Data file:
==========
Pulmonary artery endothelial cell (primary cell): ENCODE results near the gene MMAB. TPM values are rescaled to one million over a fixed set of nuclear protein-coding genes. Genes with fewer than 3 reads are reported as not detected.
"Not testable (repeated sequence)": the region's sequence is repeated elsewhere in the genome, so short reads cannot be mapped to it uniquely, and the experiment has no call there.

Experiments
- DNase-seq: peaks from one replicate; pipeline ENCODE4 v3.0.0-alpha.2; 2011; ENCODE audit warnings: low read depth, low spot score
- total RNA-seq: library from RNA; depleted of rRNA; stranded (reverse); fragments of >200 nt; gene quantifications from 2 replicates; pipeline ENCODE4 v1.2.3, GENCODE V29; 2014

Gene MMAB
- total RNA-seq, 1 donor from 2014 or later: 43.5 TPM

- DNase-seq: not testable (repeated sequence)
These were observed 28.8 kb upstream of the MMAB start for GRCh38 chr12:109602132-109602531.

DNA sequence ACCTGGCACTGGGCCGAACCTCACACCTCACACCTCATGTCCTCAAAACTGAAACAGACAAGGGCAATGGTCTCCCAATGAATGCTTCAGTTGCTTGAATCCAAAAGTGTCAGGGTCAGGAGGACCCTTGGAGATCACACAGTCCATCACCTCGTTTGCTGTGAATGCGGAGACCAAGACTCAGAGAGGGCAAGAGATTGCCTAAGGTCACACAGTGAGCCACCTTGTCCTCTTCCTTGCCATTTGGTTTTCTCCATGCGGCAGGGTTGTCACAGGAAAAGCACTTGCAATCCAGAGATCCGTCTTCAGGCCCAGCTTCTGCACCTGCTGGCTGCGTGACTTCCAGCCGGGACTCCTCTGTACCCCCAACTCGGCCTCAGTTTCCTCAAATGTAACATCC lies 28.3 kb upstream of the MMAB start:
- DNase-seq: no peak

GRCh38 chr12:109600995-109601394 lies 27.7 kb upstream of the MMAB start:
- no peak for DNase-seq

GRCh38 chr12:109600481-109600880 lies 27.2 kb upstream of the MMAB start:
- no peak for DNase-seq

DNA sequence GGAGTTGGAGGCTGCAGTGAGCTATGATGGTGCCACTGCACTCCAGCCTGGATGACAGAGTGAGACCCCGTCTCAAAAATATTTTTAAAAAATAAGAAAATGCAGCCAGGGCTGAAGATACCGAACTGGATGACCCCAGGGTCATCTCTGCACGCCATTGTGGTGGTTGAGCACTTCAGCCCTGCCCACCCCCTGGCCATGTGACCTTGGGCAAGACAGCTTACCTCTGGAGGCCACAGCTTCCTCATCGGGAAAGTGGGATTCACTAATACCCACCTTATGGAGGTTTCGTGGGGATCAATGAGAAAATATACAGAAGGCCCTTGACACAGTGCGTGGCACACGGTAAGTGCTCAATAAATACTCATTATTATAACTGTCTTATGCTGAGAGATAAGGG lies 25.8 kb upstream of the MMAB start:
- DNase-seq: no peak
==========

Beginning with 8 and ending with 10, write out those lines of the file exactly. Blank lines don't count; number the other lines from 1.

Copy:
- DNase-seq: not testable (repeated sequence)
These were observed 28.8 kb upstream of the MMAB start for GRCh38 chr12:109602132-109602531.

DNA sequence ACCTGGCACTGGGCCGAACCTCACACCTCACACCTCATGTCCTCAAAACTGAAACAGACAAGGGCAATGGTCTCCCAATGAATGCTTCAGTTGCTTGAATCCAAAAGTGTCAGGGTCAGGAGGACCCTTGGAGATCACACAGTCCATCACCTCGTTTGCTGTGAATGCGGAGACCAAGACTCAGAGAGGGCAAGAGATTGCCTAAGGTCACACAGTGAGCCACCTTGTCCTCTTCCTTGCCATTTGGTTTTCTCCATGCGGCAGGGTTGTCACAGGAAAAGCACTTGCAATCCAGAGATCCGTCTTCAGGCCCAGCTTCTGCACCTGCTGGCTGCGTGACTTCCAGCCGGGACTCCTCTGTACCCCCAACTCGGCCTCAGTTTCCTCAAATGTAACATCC lies 28.3 kb upstream of the MMAB start: